Friendship Place Helps People Live Well with Mental Illness

May is Mental Health Awareness Month. Mental health agencies in the Fox Valley address the needs of those living with mental illness and promote the overall mental health of our community. The Retired & Senior 55+ Volunteer Program is helping by recruiting volunteers. In 2017, 35 RSVP volunteers assisted in meeting the mental health needs of agency clients. They offered 2,436 hours of service to those individuals.

The following story highlights one of the partner agencies of the Volunteer Center:

Friendship Place is a nonprofit social, educational and recreational outreach facility for adults with severe and persistent mental illness. The agency encourages adults with mental illness to live well by fostering an environment that provides members with peer support, advocacy and education.

The agency, which is in downtown Neenah, offers a homelike atmosphere where people with mental illness can safely gather in a clean, non-judgmental, comfortable setting.
Here they can develop interpersonal relationship skills and build self-esteem.

Friendship Place members and staff go all out for the annual Halloween Party last year, with games, prizes, spooky treats and, most importantly, great memories made with each other.

On a typical day, 25 to 40 participants come to Friendship Place – on a volunteer basis – for a variety of activities, including educational, recreational and social programs and events.

Stephanie Wheeler, program coordinator at the agency, said one of the major differences between Friendship Place and other outreach facilities is that members of Friendship Place actually decide on what programs they want implemented.

The Kindness Rocks Project is an example.

Members paint rocks with inspirational messages and then hide them around the community for other people to find. If a member finds a rock, they replace it with one of their own or hide it in a different location for someone else to find.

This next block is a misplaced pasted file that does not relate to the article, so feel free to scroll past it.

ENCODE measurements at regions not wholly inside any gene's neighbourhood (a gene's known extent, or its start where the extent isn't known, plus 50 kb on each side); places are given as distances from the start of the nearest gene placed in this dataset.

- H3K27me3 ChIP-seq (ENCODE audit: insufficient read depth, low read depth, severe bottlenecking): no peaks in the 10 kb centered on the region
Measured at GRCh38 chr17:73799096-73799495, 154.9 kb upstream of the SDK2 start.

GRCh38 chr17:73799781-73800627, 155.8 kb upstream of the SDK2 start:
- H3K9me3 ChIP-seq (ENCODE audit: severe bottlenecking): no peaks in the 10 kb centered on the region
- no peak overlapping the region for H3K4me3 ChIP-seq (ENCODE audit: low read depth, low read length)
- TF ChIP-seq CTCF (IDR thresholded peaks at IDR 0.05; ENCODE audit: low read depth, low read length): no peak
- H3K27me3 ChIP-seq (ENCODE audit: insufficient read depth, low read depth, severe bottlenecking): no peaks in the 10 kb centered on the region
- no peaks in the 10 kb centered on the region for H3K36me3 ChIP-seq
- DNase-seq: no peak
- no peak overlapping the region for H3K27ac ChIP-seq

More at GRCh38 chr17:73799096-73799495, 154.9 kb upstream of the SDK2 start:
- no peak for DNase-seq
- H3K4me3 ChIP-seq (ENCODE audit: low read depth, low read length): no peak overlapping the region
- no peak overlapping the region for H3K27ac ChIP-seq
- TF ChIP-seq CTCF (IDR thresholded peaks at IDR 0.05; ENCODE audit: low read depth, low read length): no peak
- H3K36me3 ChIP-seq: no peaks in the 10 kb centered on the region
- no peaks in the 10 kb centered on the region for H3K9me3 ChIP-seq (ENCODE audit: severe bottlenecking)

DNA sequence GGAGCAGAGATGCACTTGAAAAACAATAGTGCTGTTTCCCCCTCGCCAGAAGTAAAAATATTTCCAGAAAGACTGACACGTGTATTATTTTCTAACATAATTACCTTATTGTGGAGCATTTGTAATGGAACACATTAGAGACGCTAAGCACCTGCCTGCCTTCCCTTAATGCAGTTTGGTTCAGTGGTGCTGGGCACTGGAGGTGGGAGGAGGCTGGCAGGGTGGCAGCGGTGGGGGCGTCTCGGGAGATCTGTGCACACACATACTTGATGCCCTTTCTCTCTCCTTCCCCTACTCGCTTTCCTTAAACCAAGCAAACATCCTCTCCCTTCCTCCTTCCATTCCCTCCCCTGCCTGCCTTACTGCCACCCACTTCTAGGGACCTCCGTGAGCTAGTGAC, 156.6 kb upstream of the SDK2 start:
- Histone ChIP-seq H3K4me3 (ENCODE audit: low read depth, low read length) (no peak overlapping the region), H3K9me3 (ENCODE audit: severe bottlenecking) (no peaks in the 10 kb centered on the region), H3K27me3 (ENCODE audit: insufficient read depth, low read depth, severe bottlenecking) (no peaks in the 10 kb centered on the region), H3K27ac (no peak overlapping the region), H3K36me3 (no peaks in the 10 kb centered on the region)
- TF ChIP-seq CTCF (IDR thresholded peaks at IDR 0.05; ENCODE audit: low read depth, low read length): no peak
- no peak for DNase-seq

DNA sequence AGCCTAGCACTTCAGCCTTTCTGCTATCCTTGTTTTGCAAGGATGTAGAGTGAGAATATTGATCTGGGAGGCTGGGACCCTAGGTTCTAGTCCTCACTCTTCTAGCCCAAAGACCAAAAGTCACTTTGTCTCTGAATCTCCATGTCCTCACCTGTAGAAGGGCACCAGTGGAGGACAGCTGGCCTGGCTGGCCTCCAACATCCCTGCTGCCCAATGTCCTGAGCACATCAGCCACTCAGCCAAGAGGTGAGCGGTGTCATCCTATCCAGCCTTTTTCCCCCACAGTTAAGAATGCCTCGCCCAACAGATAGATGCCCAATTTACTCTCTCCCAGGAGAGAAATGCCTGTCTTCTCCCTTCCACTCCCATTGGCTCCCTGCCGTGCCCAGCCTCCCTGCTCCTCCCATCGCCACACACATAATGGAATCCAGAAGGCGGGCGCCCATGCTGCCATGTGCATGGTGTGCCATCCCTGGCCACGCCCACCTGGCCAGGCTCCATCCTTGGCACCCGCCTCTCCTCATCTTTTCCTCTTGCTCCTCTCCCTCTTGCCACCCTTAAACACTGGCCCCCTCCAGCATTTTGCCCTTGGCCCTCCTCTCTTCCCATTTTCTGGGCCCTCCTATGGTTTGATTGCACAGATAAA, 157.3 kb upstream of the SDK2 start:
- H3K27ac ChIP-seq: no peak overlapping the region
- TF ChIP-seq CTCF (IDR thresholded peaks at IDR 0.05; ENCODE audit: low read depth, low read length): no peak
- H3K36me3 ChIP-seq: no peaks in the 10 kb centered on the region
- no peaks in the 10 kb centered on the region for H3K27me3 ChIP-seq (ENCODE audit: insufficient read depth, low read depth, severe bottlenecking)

The recreational aspect to Friendship Place’s programming is key to mental health. Wheeler explained that when life gets tough, two of the first things to fall to the wayside are self-care and laughter or fun – the very things that help us get through difficult times.

“The recreational programming at Friendship Place is designed to give members healthy, positive experiences to draw on during those challenging times,” she said. “We’ve discussed with our members about how you never know what kind of day someone is having and what a difference finding one of these rocks could make to someone’s day. This has resonated with them to the point that they bring their own rocks to paint and then walk to local parks together to hide them!”

Another component of the agency’s programming is educational. Friendship Place has collaborated with a variety of organizations, such as ThedaCare Physicians, Housing Authority, UW-Extension and Fox Valley Technical College OTA.

One of the more popular programs at Friendship Place is a version of “Eat Well for Less,” from the United Way Weight of the Fox Valley Initiative. The program is designed to provide families with easy, healthy recipes that can be prepared in 30 minutes and cost $12 or less to feed four people.

“At Friendship Place, we take our members through the entire process, from writing a grocery list, to shopping, prepping and cooking the meal,” she said. “Our members then get to have lunch together or take their meal home for later.”

The program is a success. Wheeler said members have demonstrated their independence by making dinner for their families!

There also is a social component to the agency’s programming. In fact, one of the agency’s main goals is to decrease isolation. The network of support members receive by attending activities at Friendship Place gives them accountability and motivation not to spend too many days alone.

The agency’s calendar is program based and includes a variety of activities, including pet, music and art therapy; educational events, volunteer opportunities and socialization activities. Building communication skills is key.

“In the fast-paced, tech-savvy world in which we live, these social skills are quickly disappearing,” she said. “Social cues and graces are tools that make everyday tasks more pleasant and by practicing these skills with our members, we feel that we’re setting them up for success outside of Friendship Place.”

There are many volunteer opportunities at Friendship Place. Volunteers lead small groups of members in craft projects, exercise/fitness programs, diet and nutrition or new skills development.

The agency is open from 8:30 a.m. to 4 p.m. Monday through Thursday and 8:30 a.m. to 3 p.m. on Friday. For more information, visit or contact Stephanie Wheeler at 920-729-9975 or